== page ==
Horse-drawn carrriages are positioned on a grassy expanse. Servicemen stand or sit on horses.

The Ambulances of Antietam

By Kenneth M. Koyle ~

In an earlier post Benjamin Forrest discussed the travails of the Union Army’s Ambulance Corps in the Civil War. This week as we approach the 160th anniversary of the Battle of Antietam, the first battle where the Ambulance Corps was tested, we take a closer look at the origins and implementation of the Ambulance Corps in the Army of the Potomac.

In the early morning haze of September 17, 1862, alongside the banks of Antietam Creek near Sharpsburg, Maryland, a brigade of Union soldiers began moving quietly through a cornfield toward a line of Confederate troops. Cannon fire signaled the start of the Battle of Antietam, destined to become the bloodiest single-day battle in American history. The Union’s Army of the Potomac was supported at Antietam by a new battlefield innovation—the medical evacuation system conceived by Jonathan Letterman and established by order of Major General George McClellan just a month earlier.

A group of white men in uniforms and long coats stand and sit outside of a tent under trees.
Jonathan Letterman, sitting in the foreground, with the medical staff of the Army of the Potomac
National Library of Medicine #101436488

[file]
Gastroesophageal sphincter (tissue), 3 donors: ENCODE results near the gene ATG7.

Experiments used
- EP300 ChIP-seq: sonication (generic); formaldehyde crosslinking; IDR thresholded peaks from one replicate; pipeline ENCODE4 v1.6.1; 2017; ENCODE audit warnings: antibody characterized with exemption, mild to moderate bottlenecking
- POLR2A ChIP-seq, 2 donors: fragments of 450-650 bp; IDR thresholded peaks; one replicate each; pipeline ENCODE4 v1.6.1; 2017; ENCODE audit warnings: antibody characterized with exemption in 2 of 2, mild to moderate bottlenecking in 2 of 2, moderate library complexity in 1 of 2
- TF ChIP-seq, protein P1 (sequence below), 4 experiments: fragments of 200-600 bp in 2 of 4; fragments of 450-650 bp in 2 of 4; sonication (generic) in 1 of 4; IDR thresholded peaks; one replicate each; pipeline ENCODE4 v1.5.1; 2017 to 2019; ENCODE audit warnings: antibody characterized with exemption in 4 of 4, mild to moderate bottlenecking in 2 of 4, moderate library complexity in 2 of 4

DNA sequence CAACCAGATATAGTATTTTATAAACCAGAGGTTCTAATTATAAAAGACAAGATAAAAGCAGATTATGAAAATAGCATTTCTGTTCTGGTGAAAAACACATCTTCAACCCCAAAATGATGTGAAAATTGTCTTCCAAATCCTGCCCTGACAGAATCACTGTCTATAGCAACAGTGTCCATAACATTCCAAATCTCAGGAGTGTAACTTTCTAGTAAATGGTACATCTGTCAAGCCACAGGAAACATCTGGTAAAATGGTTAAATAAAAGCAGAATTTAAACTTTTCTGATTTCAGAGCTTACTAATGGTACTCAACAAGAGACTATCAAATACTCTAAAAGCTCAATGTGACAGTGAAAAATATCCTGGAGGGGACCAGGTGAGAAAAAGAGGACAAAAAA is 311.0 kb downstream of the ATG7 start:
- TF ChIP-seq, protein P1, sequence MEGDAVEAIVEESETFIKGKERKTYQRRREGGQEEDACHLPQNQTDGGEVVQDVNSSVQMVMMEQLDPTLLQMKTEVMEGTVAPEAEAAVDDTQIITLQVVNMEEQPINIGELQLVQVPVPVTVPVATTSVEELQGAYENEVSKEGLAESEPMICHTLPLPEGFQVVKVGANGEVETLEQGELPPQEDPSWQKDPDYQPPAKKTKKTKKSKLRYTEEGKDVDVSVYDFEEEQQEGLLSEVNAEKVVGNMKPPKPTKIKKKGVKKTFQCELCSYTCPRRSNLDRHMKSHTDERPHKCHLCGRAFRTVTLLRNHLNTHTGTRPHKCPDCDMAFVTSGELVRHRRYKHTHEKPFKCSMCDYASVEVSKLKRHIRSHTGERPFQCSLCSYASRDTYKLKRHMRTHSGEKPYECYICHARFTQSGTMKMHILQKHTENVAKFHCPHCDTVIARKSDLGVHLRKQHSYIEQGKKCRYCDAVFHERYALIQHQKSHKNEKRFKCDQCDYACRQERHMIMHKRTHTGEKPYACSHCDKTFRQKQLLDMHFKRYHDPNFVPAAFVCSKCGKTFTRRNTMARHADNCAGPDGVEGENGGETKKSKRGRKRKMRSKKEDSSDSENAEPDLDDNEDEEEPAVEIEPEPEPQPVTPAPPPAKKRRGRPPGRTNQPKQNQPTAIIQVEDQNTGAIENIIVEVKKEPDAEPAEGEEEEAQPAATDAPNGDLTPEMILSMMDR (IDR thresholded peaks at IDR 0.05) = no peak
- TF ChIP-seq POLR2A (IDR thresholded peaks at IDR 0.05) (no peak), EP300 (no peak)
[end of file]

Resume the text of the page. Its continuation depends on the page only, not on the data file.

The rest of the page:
Neither the Union nor the Confederacy had an organized system for medical evacuation when the war began. At the first Battle of Bull Run in July 1861 the task was left to contracted civilian ambulance drivers and military band members, none of whom had the necessary training or equipment to do the job successfully. Most of the approximately 1,100 wounded Union soldiers from that battle were not evacuated until a wagon train was assembled for the purpose several days later. Some were left on the battlefield for a full week before being loaded onto wagons or the bare floors of railroad cars for transport back to Washington. Some were even known to have limped or crawled the 20 miles back to Washington on their own. Stories of the suffering of wounded soldiers spread throughout the Union, affecting public opinion and the morale of soldiers. Volunteer organizations gathered medical supplies and recruited nurses and other caregivers in response, but their efforts focused on caring for the wounded after they had been evacuated from the battlefield. The grisly work of battlefield evacuation was typically managed ad hoc, using whatever resources could be assembled for the purpose. Letterman’s system changed that by dedicating resources to evacuate and care for casualties beginning at the point of injury.